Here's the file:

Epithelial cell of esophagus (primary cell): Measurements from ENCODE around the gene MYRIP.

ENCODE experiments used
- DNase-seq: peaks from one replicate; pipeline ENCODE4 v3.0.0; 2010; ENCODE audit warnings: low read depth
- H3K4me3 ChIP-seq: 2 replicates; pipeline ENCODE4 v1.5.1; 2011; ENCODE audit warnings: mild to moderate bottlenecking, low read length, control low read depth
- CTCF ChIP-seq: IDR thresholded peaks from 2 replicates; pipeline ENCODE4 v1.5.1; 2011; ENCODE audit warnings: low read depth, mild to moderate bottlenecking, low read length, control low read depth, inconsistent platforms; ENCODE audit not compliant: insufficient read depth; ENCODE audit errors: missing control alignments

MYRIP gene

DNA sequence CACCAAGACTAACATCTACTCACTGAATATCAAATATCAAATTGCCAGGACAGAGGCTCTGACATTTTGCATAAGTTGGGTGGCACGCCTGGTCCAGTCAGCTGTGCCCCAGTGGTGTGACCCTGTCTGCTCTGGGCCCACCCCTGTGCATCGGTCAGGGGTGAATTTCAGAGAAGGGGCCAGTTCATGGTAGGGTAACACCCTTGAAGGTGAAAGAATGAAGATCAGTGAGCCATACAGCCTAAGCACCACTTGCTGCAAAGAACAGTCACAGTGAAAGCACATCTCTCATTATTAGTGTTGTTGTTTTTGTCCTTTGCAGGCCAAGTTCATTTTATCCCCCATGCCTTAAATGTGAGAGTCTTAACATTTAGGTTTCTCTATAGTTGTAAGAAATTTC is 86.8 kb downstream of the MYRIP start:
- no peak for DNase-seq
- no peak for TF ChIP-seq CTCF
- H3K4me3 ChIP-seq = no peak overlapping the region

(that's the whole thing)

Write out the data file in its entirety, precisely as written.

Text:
Epithelial cell of esophagus (primary cell): Measurements from ENCODE around the gene MYRIP.

ENCODE experiments used
- DNase-seq: peaks from one replicate; pipeline ENCODE4 v3.0.0; 2010; ENCODE audit warnings: low read depth
- H3K4me3 ChIP-seq: 2 replicates; pipeline ENCODE4 v1.5.1; 2011; ENCODE audit warnings: mild to moderate bottlenecking, low read length, control low read depth
- CTCF ChIP-seq: IDR thresholded peaks from 2 replicates; pipeline ENCODE4 v1.5.1; 2011; ENCODE audit warnings: low read depth, mild to moderate bottlenecking, low read length, control low read depth, inconsistent platforms; ENCODE audit not compliant: insufficient read depth; ENCODE audit errors: missing control alignments

MYRIP gene

DNA sequence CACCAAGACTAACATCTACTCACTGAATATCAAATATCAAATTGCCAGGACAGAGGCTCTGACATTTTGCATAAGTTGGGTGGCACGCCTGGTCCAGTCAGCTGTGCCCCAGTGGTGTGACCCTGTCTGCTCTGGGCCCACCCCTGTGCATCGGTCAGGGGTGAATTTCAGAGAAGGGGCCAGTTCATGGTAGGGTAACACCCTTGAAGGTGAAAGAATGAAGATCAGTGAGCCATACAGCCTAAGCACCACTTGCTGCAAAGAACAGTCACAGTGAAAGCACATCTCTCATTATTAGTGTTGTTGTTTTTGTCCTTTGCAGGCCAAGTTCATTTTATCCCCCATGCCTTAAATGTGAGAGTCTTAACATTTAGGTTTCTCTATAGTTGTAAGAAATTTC is 86.8 kb downstream of the MYRIP start:
- no peak for DNase-seq
- no peak for TF ChIP-seq CTCF
- H3K4me3 ChIP-seq = no peak overlapping the region